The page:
GameFly, the enormously successful rent-video-games-by-mail service, filed an official complaint yesterday with the Postal Regulatory Commission over the treatment of the games it ships, saying its costing them a fortune in broken discs.
The Los Angeles-based company says that the United States Postal Service is responsible for breaking between one and two percent of 590,000 video games shipped each
yearmonth with their automated sorting machines. That doesn't sound like a lot of games, but Ars Technica's done the math – putting the cost to GameFly for broken games at $295,000 a month.
Besides breakage, GameFly is sore about games being stolen out of the mail; though it does give the Office of Inspector General and the Postal Inspection Service credit for arresting 19 USPS employees in connection with the thefts. The company is also annoyed that working with USPS to find a solution has only cost GameFly more money as they experimented with heavier and bigger mailer to try and protect their product.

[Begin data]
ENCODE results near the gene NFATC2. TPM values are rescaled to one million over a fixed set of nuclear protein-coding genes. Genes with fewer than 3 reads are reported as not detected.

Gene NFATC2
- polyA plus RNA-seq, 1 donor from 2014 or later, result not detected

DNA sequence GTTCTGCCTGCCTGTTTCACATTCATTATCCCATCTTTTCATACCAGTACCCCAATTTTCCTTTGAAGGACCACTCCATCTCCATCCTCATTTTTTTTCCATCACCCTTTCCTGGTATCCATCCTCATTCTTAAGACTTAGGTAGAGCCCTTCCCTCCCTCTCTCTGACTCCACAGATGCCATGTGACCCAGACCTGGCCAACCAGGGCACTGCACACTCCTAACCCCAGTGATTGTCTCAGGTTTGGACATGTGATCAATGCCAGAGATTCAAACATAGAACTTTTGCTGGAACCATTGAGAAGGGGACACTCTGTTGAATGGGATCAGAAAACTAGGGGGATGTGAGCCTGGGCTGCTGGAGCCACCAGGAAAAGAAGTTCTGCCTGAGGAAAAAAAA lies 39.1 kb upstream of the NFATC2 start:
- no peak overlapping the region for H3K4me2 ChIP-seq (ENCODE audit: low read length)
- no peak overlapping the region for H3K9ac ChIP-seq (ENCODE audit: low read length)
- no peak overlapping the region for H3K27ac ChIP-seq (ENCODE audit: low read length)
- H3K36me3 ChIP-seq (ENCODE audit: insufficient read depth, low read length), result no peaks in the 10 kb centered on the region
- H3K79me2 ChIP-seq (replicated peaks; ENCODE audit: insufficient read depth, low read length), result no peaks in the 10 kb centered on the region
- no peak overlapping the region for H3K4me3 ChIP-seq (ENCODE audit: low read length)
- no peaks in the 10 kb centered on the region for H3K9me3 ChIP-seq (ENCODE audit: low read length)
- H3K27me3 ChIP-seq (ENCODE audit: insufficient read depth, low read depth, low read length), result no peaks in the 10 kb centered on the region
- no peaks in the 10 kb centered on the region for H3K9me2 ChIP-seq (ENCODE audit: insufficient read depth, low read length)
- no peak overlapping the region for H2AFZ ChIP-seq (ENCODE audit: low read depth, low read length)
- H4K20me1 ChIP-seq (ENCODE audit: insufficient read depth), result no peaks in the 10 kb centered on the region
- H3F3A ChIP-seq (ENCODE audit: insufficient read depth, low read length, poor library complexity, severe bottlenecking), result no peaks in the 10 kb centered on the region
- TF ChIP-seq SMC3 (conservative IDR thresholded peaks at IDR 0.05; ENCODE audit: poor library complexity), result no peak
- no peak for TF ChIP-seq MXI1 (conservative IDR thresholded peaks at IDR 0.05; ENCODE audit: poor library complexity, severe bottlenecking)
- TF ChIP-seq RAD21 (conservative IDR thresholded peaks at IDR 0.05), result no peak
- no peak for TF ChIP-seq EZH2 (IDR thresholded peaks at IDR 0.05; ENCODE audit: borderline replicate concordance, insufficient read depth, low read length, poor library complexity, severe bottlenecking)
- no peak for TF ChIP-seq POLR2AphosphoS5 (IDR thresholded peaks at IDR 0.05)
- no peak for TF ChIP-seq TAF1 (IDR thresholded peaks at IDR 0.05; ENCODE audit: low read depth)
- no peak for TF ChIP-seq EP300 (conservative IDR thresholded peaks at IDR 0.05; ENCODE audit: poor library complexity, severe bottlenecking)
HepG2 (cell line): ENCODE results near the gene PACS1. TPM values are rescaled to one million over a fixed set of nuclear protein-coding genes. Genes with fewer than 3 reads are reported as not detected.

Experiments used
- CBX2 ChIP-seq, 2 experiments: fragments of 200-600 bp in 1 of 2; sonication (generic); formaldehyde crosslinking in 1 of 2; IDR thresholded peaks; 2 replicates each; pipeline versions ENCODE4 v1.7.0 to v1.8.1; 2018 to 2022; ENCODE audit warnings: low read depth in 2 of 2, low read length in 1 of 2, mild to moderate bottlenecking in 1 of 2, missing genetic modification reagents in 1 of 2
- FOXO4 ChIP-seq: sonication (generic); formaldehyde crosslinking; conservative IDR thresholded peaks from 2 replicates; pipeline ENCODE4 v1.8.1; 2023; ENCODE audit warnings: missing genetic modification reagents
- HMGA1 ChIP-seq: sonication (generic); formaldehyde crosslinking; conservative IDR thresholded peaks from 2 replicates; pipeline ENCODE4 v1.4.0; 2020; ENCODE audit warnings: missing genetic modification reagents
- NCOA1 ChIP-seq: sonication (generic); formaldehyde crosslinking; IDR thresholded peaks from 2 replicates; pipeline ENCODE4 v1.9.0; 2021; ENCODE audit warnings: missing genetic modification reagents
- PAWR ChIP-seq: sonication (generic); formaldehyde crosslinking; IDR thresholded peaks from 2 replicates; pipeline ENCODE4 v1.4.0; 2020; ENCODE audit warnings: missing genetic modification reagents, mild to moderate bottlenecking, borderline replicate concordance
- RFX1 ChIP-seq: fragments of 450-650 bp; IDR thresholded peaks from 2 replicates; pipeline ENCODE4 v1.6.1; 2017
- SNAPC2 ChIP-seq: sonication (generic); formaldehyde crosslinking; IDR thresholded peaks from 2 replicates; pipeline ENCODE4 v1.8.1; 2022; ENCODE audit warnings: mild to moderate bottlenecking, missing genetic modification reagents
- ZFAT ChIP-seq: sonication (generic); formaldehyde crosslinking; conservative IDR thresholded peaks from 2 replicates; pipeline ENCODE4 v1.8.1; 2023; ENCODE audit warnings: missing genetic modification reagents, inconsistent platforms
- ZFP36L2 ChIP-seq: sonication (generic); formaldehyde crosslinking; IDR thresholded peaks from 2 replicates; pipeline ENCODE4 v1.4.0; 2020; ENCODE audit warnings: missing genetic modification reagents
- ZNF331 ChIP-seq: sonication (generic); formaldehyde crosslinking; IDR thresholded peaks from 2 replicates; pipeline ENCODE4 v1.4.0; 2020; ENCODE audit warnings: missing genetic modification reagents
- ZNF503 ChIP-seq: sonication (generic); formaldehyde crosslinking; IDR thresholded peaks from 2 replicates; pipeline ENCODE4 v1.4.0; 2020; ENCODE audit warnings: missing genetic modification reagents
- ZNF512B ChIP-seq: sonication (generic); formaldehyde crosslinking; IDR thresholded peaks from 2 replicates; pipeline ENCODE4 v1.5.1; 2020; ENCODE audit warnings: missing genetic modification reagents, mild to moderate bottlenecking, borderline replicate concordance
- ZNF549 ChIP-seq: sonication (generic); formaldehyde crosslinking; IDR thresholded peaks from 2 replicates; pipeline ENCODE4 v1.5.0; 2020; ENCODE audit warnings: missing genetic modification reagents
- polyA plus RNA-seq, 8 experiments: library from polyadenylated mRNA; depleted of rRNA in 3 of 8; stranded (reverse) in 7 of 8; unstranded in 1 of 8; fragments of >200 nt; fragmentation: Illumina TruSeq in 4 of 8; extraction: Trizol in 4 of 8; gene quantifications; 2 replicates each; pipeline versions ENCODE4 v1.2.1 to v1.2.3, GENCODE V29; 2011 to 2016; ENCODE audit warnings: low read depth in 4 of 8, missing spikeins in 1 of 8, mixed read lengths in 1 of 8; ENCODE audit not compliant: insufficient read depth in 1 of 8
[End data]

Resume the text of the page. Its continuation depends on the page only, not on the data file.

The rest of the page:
The final insult, though, is the claim that Netflix and Blockbuster have it better. According to GameFly, USPS manually plucks Netflix and Blockbuster DVD mailers from the sorting line en route to the machine to protect them from breakage. GameFly's complaint alleges that they've asked for comparable treatment for their game mailers, but that postal service hasn't done it. With Blockbuster renting out video games by mail, says the complaint, "GameFly now faces direct competition from a rival that is larger and longer established – and which, because of the preferential treatment given by the Postal Service, enjoys a substantial cost advantage in the distribution of its DVDs to consumers."
GameFly told Kotaku today that because this is a legal matter, they have no official comment at this time. Their complaint says in the Relief Requested section that GameFly wants the Commission to immediately hold hearings on their grievances and offer them "reasonable and nondiscriminatory rates and terms of service." Like now, before more games get broken and Blockbuster noms on the market.
Check out the full complaint here.
Gamefly: USPS handles DVD rentals with kid gloves, ignores us [Ars Technica via Voodoo Extreme]